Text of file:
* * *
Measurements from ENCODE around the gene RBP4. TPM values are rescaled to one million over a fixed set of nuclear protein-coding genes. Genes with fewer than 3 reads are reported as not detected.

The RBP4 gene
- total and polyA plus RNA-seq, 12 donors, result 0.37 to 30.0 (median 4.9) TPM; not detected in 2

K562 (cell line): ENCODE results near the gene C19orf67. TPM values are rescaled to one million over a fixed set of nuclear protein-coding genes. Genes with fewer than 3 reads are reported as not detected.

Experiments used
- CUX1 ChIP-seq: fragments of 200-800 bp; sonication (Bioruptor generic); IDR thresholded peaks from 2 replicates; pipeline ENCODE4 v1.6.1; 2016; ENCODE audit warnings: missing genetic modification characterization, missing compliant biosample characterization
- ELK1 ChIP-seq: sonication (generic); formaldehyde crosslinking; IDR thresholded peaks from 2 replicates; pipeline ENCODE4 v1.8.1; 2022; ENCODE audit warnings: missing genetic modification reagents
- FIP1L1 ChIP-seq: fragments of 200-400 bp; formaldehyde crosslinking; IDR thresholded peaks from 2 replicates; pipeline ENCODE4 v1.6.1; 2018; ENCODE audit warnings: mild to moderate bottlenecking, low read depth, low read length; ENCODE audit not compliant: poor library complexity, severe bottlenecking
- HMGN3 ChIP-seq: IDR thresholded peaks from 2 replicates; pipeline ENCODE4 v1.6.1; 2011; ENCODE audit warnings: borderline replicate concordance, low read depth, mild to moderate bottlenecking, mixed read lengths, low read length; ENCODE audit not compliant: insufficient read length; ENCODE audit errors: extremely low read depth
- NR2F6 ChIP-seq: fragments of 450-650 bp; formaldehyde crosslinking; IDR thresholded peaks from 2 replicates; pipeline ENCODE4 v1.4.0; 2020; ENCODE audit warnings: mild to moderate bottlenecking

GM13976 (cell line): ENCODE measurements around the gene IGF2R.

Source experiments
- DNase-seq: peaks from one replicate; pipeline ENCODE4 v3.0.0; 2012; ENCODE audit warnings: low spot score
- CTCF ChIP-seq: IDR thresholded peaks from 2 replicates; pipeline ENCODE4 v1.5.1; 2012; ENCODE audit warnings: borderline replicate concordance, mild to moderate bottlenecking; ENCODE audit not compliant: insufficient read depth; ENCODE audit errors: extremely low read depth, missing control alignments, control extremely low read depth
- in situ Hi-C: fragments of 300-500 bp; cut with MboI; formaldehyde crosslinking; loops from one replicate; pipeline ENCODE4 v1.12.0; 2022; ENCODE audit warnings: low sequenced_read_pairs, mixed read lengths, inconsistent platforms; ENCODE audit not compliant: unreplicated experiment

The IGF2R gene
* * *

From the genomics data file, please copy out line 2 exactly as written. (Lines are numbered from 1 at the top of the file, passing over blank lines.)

The RBP4 gene